Friday, 11 September 2009
It goes without saying that today is the 8th anniversary of the 9-11 attacks on the United States, and rightly there has been a lot of coverage of it in the media, the theme in most places being one of remembrance. What became instantly noticeable to me was that on the Guardian's comment page, there were two articles on the subject of 9-11, both disparaging the U.S.A in some way, and generally trying to draw the focus away from 9-11.
The first article is by Andy Worthington, who looks not at the tragedy of the 3,000+ people who died on 9-11, but on the 225 people detained at Gitmo. The article itself is standard fare for a liberal rag like the Guardian, nothing particularly extreme, moans about those oppressed by America in Gitmo, how the War on Terror was bad, all mixed in with a nice dollop of Anti-Americanism - its nothing unusual. Yet what is noteworthy is that it has appeared in the Guardian today of all days. Why on Earth, when today is the anniversary of the most horrific attack on American soil, would you completely ignore the people who died, and focus instead on a handful of prisoners? It's the equivalent of commemorating the anniversary of the death of Grandma by remembering that Mittens the cat wasn't fed the day she died. Of course the author painfully tries to present this article as what the victims 'would have wanted' by inserting into the middle of his rant about 'justice' the spine curling line, "The relatives of those who lost their lives on 9/11 deserve nothing less" but I don't think he convinces anyone. Guantanamo is Worthington's hobby horse, and he has written a lot on it so fair enough if he wants to write some more, but to put a U.S.A-bashing article like this out on 9-11 with only a minor nod of the head to the victims is the equivalent of standing at the back of a funeral during a eulogy and screaming, "WHY DON'T YOU MENTION HOW HE DRANK LIKE A FISH?"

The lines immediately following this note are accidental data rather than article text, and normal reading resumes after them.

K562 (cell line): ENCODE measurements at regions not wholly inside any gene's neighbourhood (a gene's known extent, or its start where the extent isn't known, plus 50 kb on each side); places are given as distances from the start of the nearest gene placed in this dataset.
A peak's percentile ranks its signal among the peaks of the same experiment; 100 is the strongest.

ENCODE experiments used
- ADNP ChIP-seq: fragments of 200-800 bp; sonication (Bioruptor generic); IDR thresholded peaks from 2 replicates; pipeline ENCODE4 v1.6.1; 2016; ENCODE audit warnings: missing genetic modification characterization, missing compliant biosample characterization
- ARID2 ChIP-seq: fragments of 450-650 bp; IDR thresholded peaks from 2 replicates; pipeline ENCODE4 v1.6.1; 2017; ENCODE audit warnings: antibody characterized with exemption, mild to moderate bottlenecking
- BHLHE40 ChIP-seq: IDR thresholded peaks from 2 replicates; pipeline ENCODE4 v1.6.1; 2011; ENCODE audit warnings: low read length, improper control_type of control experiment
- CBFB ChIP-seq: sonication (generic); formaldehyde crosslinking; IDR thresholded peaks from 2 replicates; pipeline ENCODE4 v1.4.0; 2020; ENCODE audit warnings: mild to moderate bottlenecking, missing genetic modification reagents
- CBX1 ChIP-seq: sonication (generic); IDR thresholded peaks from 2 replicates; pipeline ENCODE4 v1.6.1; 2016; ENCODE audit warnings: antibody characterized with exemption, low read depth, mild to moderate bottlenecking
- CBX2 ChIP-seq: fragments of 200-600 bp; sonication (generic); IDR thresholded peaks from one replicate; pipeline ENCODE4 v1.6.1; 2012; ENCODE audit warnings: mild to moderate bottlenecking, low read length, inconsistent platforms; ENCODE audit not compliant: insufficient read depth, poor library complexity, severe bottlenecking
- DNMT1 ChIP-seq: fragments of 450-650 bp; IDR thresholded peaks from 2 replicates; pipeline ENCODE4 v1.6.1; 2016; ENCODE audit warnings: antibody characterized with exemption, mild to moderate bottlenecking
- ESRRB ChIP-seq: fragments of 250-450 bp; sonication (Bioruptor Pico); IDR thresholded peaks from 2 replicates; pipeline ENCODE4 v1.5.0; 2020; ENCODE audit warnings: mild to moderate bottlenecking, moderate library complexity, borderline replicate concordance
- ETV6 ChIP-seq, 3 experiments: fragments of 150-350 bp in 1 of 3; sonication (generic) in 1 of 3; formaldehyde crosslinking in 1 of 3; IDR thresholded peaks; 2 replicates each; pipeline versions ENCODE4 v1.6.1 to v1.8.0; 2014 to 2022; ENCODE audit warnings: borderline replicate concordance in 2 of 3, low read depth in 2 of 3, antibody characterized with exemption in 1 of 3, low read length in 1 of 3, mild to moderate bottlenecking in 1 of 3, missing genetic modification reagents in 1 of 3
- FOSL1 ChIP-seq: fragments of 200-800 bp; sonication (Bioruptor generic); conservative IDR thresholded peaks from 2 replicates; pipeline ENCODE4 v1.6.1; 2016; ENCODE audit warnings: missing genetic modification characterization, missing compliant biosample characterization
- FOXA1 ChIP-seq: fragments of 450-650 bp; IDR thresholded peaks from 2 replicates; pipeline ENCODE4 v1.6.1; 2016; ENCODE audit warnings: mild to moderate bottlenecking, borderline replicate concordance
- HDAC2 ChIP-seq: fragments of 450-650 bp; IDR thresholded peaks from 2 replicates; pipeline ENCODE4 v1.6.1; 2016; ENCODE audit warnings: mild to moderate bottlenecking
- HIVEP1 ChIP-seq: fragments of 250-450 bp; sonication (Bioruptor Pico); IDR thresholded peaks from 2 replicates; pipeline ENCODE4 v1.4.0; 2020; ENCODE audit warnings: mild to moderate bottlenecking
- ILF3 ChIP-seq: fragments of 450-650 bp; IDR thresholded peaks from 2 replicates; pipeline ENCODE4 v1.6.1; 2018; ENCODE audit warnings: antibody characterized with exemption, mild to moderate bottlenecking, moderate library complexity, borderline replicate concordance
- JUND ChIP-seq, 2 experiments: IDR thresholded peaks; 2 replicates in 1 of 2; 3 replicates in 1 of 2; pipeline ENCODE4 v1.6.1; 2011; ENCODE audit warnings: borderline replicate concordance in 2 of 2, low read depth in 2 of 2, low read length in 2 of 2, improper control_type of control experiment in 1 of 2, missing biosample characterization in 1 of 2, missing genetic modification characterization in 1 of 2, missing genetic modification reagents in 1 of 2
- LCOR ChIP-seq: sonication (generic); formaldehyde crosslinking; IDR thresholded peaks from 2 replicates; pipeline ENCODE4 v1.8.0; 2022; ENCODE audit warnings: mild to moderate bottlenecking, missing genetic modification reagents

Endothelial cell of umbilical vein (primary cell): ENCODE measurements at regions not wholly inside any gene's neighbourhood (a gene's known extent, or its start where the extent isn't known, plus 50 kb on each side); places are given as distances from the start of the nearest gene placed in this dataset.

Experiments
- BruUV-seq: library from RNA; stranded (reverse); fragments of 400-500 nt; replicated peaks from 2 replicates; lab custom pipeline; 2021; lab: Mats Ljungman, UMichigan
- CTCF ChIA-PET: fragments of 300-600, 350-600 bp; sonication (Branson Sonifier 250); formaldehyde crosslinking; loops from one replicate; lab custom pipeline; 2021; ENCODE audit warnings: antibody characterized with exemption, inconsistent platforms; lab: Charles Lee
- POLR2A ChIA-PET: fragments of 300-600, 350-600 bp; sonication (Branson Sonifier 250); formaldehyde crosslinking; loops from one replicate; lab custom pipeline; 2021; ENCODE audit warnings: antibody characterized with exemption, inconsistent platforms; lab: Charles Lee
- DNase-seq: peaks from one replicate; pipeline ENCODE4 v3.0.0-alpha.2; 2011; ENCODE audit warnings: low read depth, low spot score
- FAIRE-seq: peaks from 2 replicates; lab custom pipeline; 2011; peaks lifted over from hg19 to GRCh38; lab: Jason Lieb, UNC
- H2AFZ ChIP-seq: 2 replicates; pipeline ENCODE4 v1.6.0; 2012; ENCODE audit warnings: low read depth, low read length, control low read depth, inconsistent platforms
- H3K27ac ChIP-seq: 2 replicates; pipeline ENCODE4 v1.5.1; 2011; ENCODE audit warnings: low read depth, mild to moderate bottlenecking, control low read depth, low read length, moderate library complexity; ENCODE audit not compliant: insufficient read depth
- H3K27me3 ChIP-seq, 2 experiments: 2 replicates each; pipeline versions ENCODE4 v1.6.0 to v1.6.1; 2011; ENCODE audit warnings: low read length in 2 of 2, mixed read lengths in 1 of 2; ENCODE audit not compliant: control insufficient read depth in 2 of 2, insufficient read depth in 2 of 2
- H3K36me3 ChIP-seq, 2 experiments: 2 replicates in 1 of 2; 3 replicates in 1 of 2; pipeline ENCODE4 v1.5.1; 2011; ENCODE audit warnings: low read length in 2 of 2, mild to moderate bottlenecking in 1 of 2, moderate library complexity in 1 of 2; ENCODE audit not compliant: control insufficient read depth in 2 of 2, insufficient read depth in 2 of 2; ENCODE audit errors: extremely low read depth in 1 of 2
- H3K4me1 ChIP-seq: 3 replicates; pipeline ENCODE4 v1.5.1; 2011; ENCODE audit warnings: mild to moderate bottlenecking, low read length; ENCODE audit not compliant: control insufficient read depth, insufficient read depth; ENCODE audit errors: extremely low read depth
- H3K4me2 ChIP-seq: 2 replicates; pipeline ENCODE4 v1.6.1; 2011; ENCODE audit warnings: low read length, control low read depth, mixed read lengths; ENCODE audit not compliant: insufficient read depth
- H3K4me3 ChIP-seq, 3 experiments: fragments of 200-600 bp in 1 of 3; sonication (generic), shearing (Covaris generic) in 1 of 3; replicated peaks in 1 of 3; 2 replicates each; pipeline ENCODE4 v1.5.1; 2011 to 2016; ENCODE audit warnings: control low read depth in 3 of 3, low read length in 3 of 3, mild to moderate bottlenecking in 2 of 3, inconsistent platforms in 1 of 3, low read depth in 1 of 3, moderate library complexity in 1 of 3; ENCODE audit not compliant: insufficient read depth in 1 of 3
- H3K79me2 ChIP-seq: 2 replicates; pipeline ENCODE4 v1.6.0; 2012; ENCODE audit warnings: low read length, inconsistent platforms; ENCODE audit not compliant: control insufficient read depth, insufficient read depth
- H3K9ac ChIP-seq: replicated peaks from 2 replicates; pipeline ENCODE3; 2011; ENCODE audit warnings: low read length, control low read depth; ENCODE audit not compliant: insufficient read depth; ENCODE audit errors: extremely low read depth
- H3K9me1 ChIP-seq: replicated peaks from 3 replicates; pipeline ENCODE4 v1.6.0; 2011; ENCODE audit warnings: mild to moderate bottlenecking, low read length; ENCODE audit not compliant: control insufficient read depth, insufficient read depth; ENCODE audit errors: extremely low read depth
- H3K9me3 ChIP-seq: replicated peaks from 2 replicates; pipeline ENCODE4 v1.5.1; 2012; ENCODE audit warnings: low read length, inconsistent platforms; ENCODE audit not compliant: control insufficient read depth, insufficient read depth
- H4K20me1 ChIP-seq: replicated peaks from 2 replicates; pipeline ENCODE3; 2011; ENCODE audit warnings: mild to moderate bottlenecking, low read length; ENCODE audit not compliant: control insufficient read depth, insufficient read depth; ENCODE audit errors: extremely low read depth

The second article is very odd. Lila Nordstrom writes an article I was reading fairly casually until she somehow made a comparison between 9-11 and the healthcare debate. It starts off as a normal recollection of the fateful day. She recalls how she was working in a school when the planes hit, and states that they were let back into the building too early in October when it could have still been a toxic area, and that she is angry at this. Fair enough. But then out of nowhere she turns it around, blames Bush and Giuliani for creating an atmosphere of fear in which she was forced to think the 'absurd' idea that her school could be hit by a terrorist attack (proved apparently by the fact that her school was not hit by a terrorist attack), an atmosphere of fear which prevails to this day, and this is why healthcare is being opposed. Thats right, 9-11 fear is why Obamacare if failing. So, here, the second '9-11' themed article totally ignores the 3000+ killed, and instead declares the real evil to be the 'fear' created by Bush that also means we can't pass healthcare. Nordstrom fails to play with the idea that maybe the fear that her and many others (including myself, living miles and miles away in a small village outside of Manchester, England) felt wasn't because of evil, horrible Bush, but more due to the fact that 4 planes had been used in terrorist attacks on buildings, thousands of people had died, and we didn't know if/when/where another one was going to follow! So people were rightfully fearful!